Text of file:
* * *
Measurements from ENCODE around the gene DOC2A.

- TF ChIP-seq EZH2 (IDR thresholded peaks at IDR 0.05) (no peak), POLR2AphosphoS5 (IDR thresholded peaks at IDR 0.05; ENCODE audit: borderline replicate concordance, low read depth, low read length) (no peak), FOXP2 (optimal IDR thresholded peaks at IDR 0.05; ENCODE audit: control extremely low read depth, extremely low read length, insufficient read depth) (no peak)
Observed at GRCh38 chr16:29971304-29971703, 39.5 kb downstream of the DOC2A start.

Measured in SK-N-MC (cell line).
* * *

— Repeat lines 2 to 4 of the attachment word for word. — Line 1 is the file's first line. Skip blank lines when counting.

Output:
- TF ChIP-seq EZH2 (IDR thresholded peaks at IDR 0.05) (no peak), POLR2AphosphoS5 (IDR thresholded peaks at IDR 0.05; ENCODE audit: borderline replicate concordance, low read depth, low read length) (no peak), FOXP2 (optimal IDR thresholded peaks at IDR 0.05; ENCODE audit: control extremely low read depth, extremely low read length, insufficient read depth) (no peak)
Observed at GRCh38 chr16:29971304-29971703, 39.5 kb downstream of the DOC2A start.

Measured in SK-N-MC (cell line).